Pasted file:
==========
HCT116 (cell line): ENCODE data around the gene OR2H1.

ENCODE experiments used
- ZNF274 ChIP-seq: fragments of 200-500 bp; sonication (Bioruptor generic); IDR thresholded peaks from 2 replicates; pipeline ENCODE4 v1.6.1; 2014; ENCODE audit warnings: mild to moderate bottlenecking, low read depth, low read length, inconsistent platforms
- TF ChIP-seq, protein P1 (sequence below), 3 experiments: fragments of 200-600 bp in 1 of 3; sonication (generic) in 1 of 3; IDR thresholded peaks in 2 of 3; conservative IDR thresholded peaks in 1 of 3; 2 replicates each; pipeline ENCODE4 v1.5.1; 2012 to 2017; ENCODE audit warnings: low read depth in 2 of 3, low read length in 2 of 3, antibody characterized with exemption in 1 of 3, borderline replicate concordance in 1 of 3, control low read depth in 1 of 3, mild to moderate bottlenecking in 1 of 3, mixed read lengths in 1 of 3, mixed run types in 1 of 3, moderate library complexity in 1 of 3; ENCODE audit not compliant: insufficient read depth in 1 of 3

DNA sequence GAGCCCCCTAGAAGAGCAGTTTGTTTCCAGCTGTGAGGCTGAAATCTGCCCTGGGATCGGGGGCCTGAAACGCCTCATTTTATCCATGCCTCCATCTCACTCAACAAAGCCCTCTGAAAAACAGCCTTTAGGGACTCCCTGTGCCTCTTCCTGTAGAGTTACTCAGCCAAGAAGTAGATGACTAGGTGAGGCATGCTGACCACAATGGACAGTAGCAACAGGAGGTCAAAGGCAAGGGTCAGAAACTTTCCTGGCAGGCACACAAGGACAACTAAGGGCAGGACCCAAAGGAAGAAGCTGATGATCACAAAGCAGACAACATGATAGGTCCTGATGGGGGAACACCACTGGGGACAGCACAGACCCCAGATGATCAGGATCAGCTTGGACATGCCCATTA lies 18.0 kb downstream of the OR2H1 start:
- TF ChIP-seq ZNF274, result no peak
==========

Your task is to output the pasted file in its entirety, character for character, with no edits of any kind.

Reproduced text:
HCT116 (cell line): ENCODE data around the gene OR2H1.

ENCODE experiments used
- ZNF274 ChIP-seq: fragments of 200-500 bp; sonication (Bioruptor generic); IDR thresholded peaks from 2 replicates; pipeline ENCODE4 v1.6.1; 2014; ENCODE audit warnings: mild to moderate bottlenecking, low read depth, low read length, inconsistent platforms
- TF ChIP-seq, protein P1 (sequence below), 3 experiments: fragments of 200-600 bp in 1 of 3; sonication (generic) in 1 of 3; IDR thresholded peaks in 2 of 3; conservative IDR thresholded peaks in 1 of 3; 2 replicates each; pipeline ENCODE4 v1.5.1; 2012 to 2017; ENCODE audit warnings: low read depth in 2 of 3, low read length in 2 of 3, antibody characterized with exemption in 1 of 3, borderline replicate concordance in 1 of 3, control low read depth in 1 of 3, mild to moderate bottlenecking in 1 of 3, mixed read lengths in 1 of 3, mixed run types in 1 of 3, moderate library complexity in 1 of 3; ENCODE audit not compliant: insufficient read depth in 1 of 3

DNA sequence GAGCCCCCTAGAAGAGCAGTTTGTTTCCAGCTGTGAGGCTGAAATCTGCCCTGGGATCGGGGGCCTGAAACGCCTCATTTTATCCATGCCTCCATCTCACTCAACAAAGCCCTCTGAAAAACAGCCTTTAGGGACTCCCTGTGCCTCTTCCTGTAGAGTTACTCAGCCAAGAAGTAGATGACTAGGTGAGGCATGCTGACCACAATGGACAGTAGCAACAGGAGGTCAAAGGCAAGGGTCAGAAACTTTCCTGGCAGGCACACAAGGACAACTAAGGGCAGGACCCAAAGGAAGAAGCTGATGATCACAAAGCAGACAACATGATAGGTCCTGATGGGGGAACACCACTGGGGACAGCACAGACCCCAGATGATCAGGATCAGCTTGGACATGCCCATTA lies 18.0 kb downstream of the OR2H1 start:
- TF ChIP-seq ZNF274, result no peak